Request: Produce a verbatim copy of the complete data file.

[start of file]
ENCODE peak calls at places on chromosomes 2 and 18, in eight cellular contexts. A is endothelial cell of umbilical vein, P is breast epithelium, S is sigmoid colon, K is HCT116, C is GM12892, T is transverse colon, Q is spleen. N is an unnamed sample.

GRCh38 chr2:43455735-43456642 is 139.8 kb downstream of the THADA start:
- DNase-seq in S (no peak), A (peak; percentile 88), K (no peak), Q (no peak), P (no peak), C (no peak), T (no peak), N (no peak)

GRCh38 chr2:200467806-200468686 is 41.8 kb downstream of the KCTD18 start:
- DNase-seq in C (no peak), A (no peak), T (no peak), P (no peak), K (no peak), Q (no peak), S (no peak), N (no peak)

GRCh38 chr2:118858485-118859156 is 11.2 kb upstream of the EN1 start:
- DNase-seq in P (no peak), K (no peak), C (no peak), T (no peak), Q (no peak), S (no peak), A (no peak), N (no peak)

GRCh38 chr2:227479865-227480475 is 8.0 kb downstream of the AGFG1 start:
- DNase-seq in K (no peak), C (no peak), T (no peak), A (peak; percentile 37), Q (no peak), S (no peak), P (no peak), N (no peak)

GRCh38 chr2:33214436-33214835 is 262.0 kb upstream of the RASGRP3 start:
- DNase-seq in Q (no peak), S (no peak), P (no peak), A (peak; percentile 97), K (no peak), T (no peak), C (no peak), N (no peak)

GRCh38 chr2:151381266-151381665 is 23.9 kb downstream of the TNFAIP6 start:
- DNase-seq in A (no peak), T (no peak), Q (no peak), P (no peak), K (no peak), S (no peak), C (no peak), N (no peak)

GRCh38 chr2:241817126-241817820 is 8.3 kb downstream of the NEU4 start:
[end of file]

ENCODE peak calls at places on chromosomes 2 and 18, in eight cellular contexts. A is endothelial cell of umbilical vein, P is breast epithelium, S is sigmoid colon, K is HCT116, C is GM12892, T is transverse colon, Q is spleen. N is an unnamed sample.

GRCh38 chr2:43455735-43456642 is 139.8 kb downstream of the THADA start:
- DNase-seq in S (no peak), A (peak; percentile 88), K (no peak), Q (no peak), P (no peak), C (no peak), T (no peak), N (no peak)

GRCh38 chr2:200467806-200468686 is 41.8 kb downstream of the KCTD18 start:
- DNase-seq in C (no peak), A (no peak), T (no peak), P (no peak), K (no peak), Q (no peak), S (no peak), N (no peak)

GRCh38 chr2:118858485-118859156 is 11.2 kb upstream of the EN1 start:
- DNase-seq in P (no peak), K (no peak), C (no peak), T (no peak), Q (no peak), S (no peak), A (no peak), N (no peak)

GRCh38 chr2:227479865-227480475 is 8.0 kb downstream of the AGFG1 start:
- DNase-seq in K (no peak), C (no peak), T (no peak), A (peak; percentile 37), Q (no peak), S (no peak), P (no peak), N (no peak)

GRCh38 chr2:33214436-33214835 is 262.0 kb upstream of the RASGRP3 start:
- DNase-seq in Q (no peak), S (no peak), P (no peak), A (peak; percentile 97), K (no peak), T (no peak), C (no peak), N (no peak)

GRCh38 chr2:151381266-151381665 is 23.9 kb downstream of the TNFAIP6 start:
- DNase-seq in A (no peak), T (no peak), Q (no peak), P (no peak), K (no peak), S (no peak), C (no peak), N (no peak)

GRCh38 chr2:241817126-241817820 is 8.3 kb downstream of the NEU4 start: